To design naturally ventilated buildings and/or comfortable outdoor environments, the first step is to obtain reliable wind information, such as wind speed and direction. For example, the National Renewable Energy Laboratory derived a set of typical meteorological weather data for 229 stations throughout the United
Figure 2 Diurnal and nocturnal air movements near a large body of water (Source: adapted from Moore 1993)
States and its territories (Marion and Urban 1995). The database provides hourly wind speed and directions that can be used directly in natural ventilation and outdoor comfort design. Rather than accounting for every hour in a full reference year, a designer should analyze the data and divide it into eight directions (N, NE, E, SE, S, SW, W, and NW) for several wind speeds (e.g., Beaufort number <2, 3-4, 5-6, >7, where Beaufort number classifies wind as 0 for calm to 12 for hurricane). The weather data can also be used to determine the percentage of wind for each direction and speed combination (32 in total). The total number can be reduced, eliminating those with very low probabilities.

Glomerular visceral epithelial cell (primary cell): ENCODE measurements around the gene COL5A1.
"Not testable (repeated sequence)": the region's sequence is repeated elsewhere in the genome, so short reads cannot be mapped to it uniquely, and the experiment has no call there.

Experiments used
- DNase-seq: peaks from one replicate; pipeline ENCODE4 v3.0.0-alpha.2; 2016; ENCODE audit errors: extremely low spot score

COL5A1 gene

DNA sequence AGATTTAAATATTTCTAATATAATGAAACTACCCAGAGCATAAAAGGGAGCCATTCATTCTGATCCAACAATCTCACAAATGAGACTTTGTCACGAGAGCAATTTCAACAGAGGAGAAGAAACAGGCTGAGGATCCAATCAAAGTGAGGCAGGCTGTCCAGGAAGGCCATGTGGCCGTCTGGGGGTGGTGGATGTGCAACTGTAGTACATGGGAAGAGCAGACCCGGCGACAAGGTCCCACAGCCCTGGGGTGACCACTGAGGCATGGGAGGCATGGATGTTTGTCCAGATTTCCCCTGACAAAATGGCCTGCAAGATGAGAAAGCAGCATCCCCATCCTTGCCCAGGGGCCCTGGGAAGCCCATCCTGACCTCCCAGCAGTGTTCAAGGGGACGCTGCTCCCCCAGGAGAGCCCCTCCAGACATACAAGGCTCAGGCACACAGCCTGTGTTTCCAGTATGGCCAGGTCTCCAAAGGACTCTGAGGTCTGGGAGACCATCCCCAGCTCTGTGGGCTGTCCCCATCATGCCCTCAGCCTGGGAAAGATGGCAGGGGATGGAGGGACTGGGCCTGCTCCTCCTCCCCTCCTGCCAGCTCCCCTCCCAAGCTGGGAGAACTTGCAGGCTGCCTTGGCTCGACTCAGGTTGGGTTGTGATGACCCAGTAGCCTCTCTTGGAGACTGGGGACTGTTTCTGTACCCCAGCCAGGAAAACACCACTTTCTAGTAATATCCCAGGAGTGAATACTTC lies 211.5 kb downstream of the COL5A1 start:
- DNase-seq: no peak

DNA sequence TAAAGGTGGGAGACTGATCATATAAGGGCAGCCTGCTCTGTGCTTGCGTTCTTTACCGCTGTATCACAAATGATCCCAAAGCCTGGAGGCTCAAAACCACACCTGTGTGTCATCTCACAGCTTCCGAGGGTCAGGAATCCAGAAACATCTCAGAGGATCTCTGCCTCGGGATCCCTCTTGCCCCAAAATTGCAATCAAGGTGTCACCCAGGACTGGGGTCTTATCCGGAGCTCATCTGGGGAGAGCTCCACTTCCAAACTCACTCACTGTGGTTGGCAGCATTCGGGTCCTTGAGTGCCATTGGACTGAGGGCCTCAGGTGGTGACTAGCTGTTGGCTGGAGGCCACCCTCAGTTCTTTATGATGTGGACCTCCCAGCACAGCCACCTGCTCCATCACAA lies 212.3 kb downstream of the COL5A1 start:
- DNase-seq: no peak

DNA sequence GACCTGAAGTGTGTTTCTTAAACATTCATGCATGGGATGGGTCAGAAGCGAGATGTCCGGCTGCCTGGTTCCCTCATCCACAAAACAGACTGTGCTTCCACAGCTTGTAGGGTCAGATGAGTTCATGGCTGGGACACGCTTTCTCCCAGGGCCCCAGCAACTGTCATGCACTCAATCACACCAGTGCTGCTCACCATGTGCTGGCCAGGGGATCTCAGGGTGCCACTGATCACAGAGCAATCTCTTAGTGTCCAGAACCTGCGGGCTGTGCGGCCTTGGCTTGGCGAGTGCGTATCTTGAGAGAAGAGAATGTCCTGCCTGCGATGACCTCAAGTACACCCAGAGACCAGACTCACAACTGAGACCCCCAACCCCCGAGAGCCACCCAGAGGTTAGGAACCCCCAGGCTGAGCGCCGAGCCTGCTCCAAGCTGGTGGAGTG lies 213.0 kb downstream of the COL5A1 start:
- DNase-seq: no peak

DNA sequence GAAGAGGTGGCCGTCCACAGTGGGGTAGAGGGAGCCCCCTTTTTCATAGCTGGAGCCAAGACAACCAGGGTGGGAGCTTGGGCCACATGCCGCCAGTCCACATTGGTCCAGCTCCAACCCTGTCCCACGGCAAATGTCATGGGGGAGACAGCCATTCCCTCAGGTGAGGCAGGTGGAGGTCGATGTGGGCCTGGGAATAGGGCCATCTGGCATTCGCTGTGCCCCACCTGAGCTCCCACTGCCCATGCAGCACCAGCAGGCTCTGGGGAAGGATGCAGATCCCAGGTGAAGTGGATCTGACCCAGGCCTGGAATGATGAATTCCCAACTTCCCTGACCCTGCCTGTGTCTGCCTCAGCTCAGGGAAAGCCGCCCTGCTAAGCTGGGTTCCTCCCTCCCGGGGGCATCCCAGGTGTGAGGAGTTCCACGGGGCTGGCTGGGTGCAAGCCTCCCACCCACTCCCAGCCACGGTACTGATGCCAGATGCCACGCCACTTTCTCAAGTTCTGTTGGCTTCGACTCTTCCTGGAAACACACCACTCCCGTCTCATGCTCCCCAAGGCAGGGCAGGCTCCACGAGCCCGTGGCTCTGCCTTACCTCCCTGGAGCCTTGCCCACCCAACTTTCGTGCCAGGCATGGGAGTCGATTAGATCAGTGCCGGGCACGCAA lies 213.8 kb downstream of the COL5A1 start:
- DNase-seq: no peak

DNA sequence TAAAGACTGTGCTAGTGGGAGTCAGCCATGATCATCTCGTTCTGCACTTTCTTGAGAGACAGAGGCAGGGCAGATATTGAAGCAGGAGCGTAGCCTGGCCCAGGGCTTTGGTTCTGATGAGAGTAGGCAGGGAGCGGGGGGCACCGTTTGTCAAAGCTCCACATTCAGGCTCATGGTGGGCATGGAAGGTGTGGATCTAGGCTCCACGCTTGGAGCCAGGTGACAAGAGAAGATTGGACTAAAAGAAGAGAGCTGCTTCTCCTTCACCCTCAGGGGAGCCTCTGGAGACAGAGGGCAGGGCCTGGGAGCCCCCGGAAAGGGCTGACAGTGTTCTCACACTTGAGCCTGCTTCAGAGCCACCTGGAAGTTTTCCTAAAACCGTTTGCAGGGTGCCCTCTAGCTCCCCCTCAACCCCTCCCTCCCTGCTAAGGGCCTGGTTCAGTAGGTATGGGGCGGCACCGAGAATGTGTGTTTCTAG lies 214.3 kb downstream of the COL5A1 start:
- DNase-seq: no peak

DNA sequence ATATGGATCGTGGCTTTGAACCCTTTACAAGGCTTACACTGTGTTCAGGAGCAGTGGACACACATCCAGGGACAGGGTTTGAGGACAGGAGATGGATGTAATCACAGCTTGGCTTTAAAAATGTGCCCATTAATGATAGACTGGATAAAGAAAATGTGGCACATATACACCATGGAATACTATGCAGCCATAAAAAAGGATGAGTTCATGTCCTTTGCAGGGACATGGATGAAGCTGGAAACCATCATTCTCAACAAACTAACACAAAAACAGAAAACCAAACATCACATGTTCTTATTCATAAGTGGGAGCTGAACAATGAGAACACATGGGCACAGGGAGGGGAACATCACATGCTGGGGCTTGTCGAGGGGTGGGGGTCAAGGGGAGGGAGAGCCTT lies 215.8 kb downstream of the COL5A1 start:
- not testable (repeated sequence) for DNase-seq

For countries where typical meteorological weather data are not available, wind roses can be used. Figure 1 shows a part of the wind rose map for northeastern United States in January. The wind roses give the wind direction and percentage. The number inside the wind rose stands for the percentage of calm period. NOAA (1983) uses another figure to provide the monthly average wind speed over a year.
Note that the wind data from weather databases, wind roses, or a weather station is for an open terrain. Numerous factors could have a significant impact on the local climactic conditions. For example, a large water body, such as a lake, can create a local wind from the water body to the land during the day and a local wind from the land to water during the night (Figure 2). This is because water has a higher effective thermal mass than that of land. Under the sun, the surface of land is heated much faster than water. The warmer air above the land goes up due to the buoyancy effect, creating an air pressure differential from the water to land. During the night, land cools faster than water due to thermal radiation. It is again the thermal buoyancy in the air that forms a land-to-water wind. Other factors include valleys, mountain ranges, and even large building blocks.
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